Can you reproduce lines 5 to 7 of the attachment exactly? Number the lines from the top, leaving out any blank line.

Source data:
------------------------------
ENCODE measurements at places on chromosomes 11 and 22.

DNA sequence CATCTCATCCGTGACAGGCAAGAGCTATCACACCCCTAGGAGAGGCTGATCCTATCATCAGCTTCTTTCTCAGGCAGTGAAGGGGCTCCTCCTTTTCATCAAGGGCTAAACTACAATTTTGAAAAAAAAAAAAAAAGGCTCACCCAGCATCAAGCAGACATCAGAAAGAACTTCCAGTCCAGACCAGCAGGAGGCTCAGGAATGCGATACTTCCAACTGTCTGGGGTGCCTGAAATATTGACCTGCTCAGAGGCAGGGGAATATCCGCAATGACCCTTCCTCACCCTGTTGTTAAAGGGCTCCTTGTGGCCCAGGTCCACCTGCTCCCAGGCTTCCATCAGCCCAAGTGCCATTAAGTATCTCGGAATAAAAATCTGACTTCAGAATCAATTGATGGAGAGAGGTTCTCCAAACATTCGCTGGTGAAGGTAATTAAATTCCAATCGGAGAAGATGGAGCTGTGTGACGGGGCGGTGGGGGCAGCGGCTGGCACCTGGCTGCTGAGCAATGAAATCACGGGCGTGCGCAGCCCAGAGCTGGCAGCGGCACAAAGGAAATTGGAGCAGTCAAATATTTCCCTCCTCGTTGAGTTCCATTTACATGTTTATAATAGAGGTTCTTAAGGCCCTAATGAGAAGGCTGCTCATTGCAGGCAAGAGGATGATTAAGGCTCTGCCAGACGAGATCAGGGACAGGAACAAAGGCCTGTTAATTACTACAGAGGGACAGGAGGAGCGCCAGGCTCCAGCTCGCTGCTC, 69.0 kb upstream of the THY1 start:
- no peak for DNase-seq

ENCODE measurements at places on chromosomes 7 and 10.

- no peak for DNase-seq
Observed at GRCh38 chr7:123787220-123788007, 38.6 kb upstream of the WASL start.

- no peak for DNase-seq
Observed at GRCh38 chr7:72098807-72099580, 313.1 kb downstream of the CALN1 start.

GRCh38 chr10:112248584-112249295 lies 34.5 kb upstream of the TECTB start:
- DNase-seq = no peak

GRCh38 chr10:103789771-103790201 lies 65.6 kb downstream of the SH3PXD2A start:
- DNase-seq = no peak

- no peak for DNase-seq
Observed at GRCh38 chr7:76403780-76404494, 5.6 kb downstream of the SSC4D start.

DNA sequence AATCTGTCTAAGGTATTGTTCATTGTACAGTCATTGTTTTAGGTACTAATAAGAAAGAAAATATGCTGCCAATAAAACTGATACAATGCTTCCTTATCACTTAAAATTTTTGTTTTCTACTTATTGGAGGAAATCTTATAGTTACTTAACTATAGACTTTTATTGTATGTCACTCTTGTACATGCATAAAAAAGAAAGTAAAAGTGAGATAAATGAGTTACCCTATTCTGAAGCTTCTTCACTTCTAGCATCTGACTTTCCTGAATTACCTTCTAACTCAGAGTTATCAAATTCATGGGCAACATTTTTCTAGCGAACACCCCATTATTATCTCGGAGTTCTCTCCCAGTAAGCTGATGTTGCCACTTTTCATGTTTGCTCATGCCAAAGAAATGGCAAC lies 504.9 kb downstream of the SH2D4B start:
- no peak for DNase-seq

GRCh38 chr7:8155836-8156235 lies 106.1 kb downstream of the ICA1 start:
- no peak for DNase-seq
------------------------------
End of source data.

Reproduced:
- no peak for DNase-seq
Observed at GRCh38 chr7:123787220-123788007, 38.6 kb upstream of the WASL start.

- no peak for DNase-seq